Molecular Spin-Transistor: Quantum Information Processing Using Nuclear Spins in Single Molecule Magnets

Context: The molecular spin-transistor is one approach to access the spin degree of freedom of a single molecule magnet (SMM) to store information in the nuclear spin of a central magnetic atom, typically from the lanthanide (Ln) series. Therefore, a SMM is trapped inside a nanometer sized gap between two gold electrodes at millikelvin temperatures of a Sionludi dilution refrigerator. In this three-terminal device, the discrete energy levels of the molecule form a quantum readout dot, which is dominated by single-electron tunneling and sensitive to the molecule’s spin. A quantum non-demolishing readout of the stored information can be established using the hyperfine interaction between both molecular spins – nuclear and electronic – in the so-called spin-cascade. Experimentally, this is implemented by sweeping magnetic fields of up to one Tesla with superconducting 3D-vector magnets and low-noise electrical conductivity measurements. Efficient coupling of microwaves at this low temperature environment rounds off the experimental challenges and allows for the implementation of quantum information processing algorithms of such Qudits. The term Qudits refers to higher spin systems utilizing more states than conventional Qubits, where chemical engineering of intramolecular interactions can be used to further increase the accessible Hilbert space.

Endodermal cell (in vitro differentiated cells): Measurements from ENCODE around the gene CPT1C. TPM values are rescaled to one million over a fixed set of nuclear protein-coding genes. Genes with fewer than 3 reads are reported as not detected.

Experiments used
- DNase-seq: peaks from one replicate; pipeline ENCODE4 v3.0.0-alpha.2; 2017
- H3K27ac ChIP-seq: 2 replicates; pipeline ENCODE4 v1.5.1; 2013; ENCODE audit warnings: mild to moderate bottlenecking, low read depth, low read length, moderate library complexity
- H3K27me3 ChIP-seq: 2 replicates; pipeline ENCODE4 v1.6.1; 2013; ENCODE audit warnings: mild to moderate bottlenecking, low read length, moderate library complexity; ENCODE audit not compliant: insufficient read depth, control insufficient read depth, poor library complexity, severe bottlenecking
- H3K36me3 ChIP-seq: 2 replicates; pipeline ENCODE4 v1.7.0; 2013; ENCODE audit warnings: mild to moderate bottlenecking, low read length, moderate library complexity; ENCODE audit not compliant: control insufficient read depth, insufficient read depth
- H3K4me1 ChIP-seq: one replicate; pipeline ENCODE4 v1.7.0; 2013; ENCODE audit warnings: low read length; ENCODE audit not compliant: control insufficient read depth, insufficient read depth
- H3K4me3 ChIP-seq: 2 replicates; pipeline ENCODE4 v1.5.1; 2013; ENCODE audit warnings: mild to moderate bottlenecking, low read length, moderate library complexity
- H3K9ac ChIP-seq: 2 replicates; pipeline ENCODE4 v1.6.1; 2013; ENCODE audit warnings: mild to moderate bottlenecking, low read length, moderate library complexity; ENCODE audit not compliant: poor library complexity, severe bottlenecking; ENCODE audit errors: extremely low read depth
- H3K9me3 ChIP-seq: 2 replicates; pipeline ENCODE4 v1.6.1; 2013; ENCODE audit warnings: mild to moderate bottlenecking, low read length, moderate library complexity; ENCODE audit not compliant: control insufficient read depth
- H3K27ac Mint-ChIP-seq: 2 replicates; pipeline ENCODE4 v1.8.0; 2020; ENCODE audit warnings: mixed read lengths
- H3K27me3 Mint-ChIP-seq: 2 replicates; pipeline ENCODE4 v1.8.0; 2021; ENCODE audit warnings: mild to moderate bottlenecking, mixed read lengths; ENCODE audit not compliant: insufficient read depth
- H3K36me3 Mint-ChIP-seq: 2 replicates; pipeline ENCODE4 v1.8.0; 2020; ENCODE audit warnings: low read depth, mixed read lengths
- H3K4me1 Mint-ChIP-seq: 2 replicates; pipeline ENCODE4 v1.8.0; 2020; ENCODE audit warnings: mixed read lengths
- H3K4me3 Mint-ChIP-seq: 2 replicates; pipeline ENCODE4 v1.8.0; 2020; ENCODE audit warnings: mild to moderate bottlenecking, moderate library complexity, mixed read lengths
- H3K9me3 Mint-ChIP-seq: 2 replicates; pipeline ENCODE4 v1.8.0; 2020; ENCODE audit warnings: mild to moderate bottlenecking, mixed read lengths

Objective: Investigation of coupled nuclear spins in Ln2-dinuclear complexes by readout and coherent manipulation of the resulting spin states.

Figure 1: A single TbPc 2 molecule is tunnel-coupled between two electrodes

Figure 2: Spin-cascade of the TbPc 2 SMM, coupling the terbium's nuclear spin to the readout dot via two stages.


Work plan: A low-noise electrical measuring system allows conduction spectroscopy using lock-in detection at 30mK in magnetic fields up to 1T. [1] An existing nanofabrication process using electron beam lithography and shadow evaporation of metals will be used to fabricate nanojunctions which allow the in-situ formation of nanogaps by the electromigration technique. The presence of a sufficiently coupled molecule inside the nanogap can be confirmed by measurement of the electric and magnetic signatures. [2] Quantum information processing techniques are to be implemented to explore the accessible Hilbert space of such coupled spin systems.


[1] Electrical readout of individual nuclear spin trajectories in a single- molecule magnet spin transistor,
S. Thiele et al., W. Wernsdorfer, Phys. Rev. Lett. 111, 037203 (2013)
[2] Operating Quantum States in single magnetic molecules: Implementation of Grover’s quantum algorithm,
C. Godfrin et al., Phys. Rev. Lett. 119, 187702 (2017)


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